2016 Election Recap: Yes, That Actually Happened

Danae Floyd

*Articles reflect the views of the author and or those quoted and do not necessarily represent the views of CCBC or the CCBC Connection.

Well...the 2016 election is finally over. With an ending that many all over the world didn't expect. Donald J. Trump is America’s 45th president-elect.

Yes, that actually happened. No, we can’t get in a time machine and nominate Bernie Sanders instead of Hillary Clinton. And yes, Donald trump is our president for the next 4 years.

Just in case you feel like you need to relive that debacle, here's a recap.

March 23, 2015 unofficially began the 2016 election when Ted Cruz, a senator out of Texas formally threw his hat in in running for president. 16 other presidential hopefuls followed suit.

Decorum went out the window when Donald Trump announced his candidacy; we just hadn't realized it yet. The most memorable and controversial line from Mr. Trump’s speech was,“When Mexico sends its people, they’re not sending their best. They’re not sending you. They’re not sending you. They’re sending people that have lots of problems, and they’re bringing those problems with us. They’re bringing drugs. They’re bringing crime. They’re rapists. And some, I assume, are good people.”

Things like this had been said before by republicans leading up to this point but they were always subliminal and rarely this blatantly generalizing and offensive.

Jeb Bush, brother to former president George W. Bush was thought to be the inevitable republican nominee. The former governor of Florida had the family name and a diverse family he built on his own, but proved to be “low energy” in the words of Donald Trump.

Unbelievably, Donald Trump pulled away in the race. As his opponents support dwindled, his nomination became a reality even with a historically low “favorability” rating.

On the other side, more than 3 candidates ran for the democratic nomination, but only 2 had successful runs. Senator Bernie Sanders simultaneously captivated the youth and working class vote with his proposals for income equality, free tuition at public universities and his consistent record on social issues.

Secretary Hillary Rodham Clinton was an extremely qualified candidate, who seemed to be a shoo-in for president. Clinton had experience in all corridors of governmental power; she had been a US senator, a first lady, and Secretary of State to President Obama.

Clinton was plagued by federal investigation of her emails, speculation about unsavory ethics surrounding her foundation and a favorability rating, like Trumps, that was historically low.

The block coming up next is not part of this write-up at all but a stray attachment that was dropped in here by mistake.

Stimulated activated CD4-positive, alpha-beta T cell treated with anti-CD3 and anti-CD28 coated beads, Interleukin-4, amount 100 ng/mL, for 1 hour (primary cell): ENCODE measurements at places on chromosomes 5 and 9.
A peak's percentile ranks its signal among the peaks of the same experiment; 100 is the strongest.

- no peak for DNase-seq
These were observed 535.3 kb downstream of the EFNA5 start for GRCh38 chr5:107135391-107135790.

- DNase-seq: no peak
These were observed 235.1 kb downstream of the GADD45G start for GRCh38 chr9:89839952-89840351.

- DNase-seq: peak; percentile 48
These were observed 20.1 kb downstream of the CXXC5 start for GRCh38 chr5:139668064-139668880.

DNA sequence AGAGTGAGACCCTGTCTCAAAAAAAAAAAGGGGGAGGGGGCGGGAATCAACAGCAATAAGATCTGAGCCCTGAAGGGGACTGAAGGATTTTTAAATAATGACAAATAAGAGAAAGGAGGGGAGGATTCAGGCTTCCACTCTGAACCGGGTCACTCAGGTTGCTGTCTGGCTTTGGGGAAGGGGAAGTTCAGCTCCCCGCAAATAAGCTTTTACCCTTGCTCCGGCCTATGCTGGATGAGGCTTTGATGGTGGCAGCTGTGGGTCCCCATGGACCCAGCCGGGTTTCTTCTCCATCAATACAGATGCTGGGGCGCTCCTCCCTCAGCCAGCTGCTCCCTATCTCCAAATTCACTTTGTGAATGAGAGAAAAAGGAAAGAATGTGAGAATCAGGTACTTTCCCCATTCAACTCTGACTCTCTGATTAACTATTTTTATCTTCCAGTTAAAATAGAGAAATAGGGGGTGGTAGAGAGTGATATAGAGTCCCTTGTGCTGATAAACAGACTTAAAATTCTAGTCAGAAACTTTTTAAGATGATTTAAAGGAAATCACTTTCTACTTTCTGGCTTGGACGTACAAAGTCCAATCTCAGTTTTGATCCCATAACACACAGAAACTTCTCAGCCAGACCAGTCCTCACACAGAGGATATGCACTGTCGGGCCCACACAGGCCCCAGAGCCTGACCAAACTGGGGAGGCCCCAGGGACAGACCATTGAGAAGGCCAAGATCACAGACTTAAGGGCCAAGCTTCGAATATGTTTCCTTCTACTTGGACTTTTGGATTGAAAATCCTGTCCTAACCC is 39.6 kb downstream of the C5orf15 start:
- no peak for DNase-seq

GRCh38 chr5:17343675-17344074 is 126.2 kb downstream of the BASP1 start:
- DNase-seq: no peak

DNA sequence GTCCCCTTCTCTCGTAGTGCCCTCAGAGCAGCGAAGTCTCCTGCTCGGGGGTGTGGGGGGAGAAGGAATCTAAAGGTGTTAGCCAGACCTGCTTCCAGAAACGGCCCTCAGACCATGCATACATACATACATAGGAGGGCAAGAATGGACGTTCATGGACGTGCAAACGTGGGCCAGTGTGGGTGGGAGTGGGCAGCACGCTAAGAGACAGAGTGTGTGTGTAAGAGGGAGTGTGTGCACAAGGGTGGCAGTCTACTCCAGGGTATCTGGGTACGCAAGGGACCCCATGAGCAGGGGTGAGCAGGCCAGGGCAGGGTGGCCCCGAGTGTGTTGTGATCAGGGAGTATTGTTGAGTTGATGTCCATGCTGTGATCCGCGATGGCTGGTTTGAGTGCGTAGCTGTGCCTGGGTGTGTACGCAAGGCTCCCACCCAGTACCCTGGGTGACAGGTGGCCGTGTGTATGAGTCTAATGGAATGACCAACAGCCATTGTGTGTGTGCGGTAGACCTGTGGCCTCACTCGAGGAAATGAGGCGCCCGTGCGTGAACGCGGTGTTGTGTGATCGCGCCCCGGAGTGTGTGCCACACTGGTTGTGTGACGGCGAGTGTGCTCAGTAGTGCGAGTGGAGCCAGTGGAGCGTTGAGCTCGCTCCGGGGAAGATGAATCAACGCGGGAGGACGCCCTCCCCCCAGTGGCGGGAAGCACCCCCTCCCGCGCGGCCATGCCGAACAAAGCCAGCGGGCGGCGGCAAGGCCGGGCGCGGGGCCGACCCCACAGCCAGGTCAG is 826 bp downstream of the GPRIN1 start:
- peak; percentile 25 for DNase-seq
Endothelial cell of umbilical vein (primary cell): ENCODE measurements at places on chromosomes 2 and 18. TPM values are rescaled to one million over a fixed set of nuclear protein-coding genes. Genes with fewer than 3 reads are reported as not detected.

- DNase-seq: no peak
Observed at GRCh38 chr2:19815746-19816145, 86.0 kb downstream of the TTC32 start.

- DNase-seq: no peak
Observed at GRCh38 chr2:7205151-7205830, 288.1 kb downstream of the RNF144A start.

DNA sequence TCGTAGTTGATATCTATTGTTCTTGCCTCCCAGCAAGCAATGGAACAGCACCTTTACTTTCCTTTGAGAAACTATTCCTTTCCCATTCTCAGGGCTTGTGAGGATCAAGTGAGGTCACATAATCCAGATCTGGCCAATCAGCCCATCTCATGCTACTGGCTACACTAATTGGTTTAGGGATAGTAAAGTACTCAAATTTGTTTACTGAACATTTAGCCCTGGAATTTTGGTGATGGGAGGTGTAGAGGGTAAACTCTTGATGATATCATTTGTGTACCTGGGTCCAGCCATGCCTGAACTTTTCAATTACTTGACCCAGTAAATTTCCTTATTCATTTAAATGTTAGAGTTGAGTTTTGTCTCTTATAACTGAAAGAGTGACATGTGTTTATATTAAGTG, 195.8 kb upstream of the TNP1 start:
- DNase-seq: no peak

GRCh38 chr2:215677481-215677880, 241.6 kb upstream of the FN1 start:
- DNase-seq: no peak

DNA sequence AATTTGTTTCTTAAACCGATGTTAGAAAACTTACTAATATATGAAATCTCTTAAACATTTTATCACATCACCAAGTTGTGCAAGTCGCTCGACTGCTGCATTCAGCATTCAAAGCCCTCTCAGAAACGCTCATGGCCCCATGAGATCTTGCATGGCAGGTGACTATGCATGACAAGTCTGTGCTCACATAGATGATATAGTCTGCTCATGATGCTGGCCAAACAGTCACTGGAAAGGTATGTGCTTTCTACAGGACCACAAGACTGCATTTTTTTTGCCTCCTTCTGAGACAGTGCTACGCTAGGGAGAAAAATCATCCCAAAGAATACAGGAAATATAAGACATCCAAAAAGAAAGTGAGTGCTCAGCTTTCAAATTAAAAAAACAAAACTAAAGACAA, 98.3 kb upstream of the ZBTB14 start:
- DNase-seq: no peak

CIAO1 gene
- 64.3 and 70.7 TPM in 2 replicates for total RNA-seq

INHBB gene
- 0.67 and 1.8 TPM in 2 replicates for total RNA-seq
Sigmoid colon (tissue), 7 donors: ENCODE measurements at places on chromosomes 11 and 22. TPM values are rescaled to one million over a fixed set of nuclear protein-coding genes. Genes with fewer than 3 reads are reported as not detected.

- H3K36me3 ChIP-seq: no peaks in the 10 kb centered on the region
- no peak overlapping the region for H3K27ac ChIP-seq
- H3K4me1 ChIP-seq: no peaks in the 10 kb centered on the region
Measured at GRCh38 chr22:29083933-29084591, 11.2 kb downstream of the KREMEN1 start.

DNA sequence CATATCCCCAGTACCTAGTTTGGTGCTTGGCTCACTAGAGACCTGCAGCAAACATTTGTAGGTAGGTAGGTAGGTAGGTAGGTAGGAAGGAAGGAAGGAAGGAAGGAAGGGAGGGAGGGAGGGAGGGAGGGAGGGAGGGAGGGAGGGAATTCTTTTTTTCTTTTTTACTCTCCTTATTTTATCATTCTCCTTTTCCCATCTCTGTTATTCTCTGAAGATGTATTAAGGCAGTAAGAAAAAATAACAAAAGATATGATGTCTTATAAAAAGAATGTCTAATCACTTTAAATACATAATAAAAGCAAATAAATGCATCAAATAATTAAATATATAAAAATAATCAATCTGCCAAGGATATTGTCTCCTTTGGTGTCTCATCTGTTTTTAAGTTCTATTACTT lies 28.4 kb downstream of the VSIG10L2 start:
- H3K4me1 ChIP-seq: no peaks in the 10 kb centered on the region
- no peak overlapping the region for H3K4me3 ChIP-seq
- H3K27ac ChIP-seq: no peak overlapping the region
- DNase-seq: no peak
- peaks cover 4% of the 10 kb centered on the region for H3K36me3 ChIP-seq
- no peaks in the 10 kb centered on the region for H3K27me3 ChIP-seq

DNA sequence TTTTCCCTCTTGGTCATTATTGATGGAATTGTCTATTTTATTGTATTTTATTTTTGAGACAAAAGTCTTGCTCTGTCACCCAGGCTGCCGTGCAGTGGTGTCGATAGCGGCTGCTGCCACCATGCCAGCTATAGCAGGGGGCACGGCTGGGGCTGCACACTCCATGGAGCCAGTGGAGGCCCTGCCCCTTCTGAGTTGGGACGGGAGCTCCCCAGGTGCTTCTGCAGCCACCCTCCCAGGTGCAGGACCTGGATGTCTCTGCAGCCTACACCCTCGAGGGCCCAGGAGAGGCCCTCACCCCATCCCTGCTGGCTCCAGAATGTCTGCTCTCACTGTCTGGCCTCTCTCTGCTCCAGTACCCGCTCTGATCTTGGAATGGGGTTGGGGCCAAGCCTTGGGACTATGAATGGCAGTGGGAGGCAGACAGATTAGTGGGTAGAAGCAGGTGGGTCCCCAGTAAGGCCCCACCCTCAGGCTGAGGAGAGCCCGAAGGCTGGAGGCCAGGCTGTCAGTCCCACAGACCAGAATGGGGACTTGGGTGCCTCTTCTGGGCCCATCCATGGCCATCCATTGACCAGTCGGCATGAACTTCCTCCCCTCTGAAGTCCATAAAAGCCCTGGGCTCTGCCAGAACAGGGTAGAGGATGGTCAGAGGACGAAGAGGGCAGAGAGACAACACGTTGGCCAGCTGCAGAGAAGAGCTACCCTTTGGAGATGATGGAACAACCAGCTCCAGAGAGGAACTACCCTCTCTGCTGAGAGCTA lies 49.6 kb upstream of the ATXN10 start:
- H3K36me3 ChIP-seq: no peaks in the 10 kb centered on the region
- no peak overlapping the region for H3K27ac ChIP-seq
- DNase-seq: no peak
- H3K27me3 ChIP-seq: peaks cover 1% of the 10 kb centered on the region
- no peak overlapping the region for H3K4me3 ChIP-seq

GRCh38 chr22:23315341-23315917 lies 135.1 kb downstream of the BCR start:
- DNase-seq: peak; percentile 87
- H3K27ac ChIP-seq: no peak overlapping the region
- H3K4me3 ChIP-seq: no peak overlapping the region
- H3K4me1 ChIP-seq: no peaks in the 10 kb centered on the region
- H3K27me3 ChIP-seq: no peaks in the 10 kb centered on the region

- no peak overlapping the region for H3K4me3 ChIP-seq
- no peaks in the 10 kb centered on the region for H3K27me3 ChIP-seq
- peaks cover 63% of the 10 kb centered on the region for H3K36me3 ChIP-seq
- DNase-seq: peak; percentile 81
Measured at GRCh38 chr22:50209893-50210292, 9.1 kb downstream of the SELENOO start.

Ultimately Clinton prevailed, although Sanders gave her a run for her money, winning 22 states in the primaries.

Nevertheless, these two unfavorable candidates became our nominees.

The candidates chose their respective running mates. Clinton chose Tim Kane, a senator from Virginia and Trump chose Mike Pence, governor of Indiana.

Fast forward to the presidential debates. Everyone thought Clinton would destroy Trump with facts, logic and demeanor, but Clinton played it cool never attacking back when Trump personally attacked her.

Tuesday, November 8th was Election Day. Millions of Americans walked into voting booths to cast their votes but in the end the Electoral College decided who the president would be. Trump getting 290 electoral votes and Clinton 232. However, as TIME reports, Clinton won the popular vote by 1.7 million.

It’s safe to say that many, many people did not expect Donald Trump to win. Maybe not even Donald Trump himself. Yet here we are. Two days after Trump’s electoral win President Obama invited President - elect Trump to the white house and ensured a smooth transfer of power.

No matter how you slice it, Donald trump led a hate filled campaign. He insulted everyone but White men on his way to the top. And there are real life consequences to spewing hate speech, hate crimes.

According to the southern poverty law center, as of November 18, there have been 701 “Incidents of hateful harassment since the election”. There is a clear line to be drawn between Donald Trump’s campaign rhetoric and these incidents.

Donald J. Trump will be our president for, at least, the next 4 years. The question that we are all asking is will he be a president for all Americans, no matter race, religion, citizenship status, etc.? Or will he continue the ways of his campaign?

Only his actions and time will tell.

Leave a reply